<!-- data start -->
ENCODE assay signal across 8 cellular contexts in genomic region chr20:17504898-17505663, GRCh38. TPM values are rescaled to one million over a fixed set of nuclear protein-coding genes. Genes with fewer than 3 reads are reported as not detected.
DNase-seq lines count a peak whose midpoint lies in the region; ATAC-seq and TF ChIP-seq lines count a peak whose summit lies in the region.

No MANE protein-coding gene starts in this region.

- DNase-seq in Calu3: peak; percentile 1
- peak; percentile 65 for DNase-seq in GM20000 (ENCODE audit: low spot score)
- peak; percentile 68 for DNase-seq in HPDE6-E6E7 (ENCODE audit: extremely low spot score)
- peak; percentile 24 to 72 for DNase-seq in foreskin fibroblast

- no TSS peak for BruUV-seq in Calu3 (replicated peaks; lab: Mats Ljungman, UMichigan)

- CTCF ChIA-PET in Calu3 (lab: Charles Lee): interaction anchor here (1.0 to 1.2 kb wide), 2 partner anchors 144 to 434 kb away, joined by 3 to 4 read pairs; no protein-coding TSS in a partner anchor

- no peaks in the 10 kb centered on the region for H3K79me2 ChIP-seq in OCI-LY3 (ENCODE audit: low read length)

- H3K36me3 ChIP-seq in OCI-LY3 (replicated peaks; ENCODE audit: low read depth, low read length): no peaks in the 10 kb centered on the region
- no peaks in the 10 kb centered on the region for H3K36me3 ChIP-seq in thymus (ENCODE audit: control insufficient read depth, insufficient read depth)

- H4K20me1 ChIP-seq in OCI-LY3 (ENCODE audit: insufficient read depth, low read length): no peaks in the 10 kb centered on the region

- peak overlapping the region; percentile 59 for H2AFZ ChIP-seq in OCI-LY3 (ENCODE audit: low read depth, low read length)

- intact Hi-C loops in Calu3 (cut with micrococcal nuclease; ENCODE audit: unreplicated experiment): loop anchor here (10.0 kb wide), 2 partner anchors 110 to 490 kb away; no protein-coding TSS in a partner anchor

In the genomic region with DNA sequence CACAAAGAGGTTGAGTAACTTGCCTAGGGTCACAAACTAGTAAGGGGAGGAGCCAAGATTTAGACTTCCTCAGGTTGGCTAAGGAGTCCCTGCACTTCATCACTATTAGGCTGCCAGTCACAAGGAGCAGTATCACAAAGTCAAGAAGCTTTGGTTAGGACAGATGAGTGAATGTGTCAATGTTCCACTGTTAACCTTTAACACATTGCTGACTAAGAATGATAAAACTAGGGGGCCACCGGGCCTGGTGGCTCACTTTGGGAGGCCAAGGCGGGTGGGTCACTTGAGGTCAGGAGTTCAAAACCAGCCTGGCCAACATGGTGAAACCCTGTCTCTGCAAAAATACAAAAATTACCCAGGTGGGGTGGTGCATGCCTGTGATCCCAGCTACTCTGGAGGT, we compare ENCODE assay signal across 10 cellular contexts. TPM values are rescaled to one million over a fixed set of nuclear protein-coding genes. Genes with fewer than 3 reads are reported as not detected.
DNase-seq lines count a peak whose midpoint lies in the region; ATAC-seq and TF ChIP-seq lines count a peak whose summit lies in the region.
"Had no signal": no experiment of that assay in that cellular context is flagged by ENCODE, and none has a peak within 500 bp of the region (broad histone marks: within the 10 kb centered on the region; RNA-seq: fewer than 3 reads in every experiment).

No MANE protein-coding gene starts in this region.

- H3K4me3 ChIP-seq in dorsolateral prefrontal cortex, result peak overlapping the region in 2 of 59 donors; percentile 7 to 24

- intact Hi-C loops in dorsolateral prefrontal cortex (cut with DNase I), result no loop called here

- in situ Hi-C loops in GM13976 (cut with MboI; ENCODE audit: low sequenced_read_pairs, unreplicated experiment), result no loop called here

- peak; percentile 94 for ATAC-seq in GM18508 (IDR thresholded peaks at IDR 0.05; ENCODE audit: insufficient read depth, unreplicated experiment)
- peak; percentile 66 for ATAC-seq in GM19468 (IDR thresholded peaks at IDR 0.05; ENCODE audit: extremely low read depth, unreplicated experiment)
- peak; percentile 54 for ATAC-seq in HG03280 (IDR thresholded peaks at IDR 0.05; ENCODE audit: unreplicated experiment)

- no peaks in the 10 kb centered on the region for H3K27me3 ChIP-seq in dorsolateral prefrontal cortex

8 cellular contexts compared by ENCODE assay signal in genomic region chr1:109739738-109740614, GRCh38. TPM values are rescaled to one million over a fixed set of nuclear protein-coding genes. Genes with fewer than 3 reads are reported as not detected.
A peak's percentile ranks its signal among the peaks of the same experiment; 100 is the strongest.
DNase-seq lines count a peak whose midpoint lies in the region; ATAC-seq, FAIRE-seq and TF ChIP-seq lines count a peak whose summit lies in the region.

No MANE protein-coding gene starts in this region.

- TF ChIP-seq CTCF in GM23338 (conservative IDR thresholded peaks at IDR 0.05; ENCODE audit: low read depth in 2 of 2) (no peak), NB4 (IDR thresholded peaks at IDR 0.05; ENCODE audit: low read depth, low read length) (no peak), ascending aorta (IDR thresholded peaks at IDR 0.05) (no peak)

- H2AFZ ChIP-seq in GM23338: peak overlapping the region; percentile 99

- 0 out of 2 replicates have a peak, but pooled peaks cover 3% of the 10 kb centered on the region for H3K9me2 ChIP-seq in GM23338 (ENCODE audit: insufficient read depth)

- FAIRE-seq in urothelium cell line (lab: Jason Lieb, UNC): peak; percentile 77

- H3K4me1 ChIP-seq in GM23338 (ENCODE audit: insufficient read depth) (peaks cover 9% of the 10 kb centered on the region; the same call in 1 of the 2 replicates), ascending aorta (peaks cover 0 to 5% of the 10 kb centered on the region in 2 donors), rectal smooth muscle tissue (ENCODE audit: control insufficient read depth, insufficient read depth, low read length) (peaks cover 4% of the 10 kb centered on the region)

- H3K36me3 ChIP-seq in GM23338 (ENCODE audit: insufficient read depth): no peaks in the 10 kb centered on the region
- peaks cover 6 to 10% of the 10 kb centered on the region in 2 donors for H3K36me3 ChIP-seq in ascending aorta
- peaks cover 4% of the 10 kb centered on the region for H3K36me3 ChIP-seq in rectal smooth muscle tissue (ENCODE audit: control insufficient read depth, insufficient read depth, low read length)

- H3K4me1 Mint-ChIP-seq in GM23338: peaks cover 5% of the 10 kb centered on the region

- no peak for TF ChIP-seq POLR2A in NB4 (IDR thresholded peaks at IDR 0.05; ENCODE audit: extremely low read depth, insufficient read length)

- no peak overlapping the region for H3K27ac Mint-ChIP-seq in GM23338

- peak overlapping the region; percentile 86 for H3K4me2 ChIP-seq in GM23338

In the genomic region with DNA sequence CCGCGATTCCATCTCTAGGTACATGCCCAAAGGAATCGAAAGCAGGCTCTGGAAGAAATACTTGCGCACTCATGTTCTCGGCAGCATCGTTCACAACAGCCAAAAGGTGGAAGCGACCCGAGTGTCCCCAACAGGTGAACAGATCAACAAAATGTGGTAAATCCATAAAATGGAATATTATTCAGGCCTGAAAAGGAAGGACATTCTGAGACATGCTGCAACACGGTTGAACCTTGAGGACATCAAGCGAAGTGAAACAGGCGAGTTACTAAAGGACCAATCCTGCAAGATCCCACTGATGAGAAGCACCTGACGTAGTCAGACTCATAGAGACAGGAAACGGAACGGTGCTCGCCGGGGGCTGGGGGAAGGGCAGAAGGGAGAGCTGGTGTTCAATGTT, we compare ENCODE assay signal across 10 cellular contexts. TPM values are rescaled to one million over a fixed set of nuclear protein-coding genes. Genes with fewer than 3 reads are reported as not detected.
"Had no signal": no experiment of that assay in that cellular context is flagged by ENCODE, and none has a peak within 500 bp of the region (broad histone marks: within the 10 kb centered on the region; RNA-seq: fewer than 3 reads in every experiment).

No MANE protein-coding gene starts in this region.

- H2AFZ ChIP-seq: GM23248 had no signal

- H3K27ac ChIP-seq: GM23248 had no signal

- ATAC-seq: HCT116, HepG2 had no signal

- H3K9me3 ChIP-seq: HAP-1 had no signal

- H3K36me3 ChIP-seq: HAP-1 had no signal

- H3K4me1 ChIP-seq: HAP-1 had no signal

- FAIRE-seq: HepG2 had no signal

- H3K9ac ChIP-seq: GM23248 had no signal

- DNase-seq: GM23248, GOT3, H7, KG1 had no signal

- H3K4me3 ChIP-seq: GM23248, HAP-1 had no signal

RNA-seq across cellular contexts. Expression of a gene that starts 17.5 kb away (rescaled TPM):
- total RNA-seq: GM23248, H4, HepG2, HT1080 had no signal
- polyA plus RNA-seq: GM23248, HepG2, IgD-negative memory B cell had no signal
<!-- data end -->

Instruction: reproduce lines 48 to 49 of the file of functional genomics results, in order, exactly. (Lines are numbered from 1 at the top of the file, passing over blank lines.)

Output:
- ATAC-seq: HCT116, HepG2 had no signal

- H3K9me3 ChIP-seq: HAP-1 had no signal